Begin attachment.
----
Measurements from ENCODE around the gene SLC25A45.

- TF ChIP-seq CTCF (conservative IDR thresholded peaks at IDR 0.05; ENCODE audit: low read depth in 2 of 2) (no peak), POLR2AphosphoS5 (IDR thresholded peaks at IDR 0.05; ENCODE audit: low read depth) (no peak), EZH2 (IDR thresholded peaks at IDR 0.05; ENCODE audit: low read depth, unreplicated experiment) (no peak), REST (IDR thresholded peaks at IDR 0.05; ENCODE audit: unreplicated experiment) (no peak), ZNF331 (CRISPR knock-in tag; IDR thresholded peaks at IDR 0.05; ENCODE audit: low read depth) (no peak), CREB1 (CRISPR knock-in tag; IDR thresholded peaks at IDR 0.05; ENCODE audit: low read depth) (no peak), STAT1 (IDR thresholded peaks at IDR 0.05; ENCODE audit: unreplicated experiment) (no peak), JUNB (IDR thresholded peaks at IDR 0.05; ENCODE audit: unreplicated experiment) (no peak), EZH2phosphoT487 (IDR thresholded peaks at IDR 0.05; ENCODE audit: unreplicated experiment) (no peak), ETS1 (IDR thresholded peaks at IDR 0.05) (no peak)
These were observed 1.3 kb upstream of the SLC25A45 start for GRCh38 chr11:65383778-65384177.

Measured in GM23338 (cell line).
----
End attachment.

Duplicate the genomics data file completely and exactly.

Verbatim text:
Measurements from ENCODE around the gene SLC25A45.

- TF ChIP-seq CTCF (conservative IDR thresholded peaks at IDR 0.05; ENCODE audit: low read depth in 2 of 2) (no peak), POLR2AphosphoS5 (IDR thresholded peaks at IDR 0.05; ENCODE audit: low read depth) (no peak), EZH2 (IDR thresholded peaks at IDR 0.05; ENCODE audit: low read depth, unreplicated experiment) (no peak), REST (IDR thresholded peaks at IDR 0.05; ENCODE audit: unreplicated experiment) (no peak), ZNF331 (CRISPR knock-in tag; IDR thresholded peaks at IDR 0.05; ENCODE audit: low read depth) (no peak), CREB1 (CRISPR knock-in tag; IDR thresholded peaks at IDR 0.05; ENCODE audit: low read depth) (no peak), STAT1 (IDR thresholded peaks at IDR 0.05; ENCODE audit: unreplicated experiment) (no peak), JUNB (IDR thresholded peaks at IDR 0.05; ENCODE audit: unreplicated experiment) (no peak), EZH2phosphoT487 (IDR thresholded peaks at IDR 0.05; ENCODE audit: unreplicated experiment) (no peak), ETS1 (IDR thresholded peaks at IDR 0.05) (no peak)
These were observed 1.3 kb upstream of the SLC25A45 start for GRCh38 chr11:65383778-65384177.

Measured in GM23338 (cell line).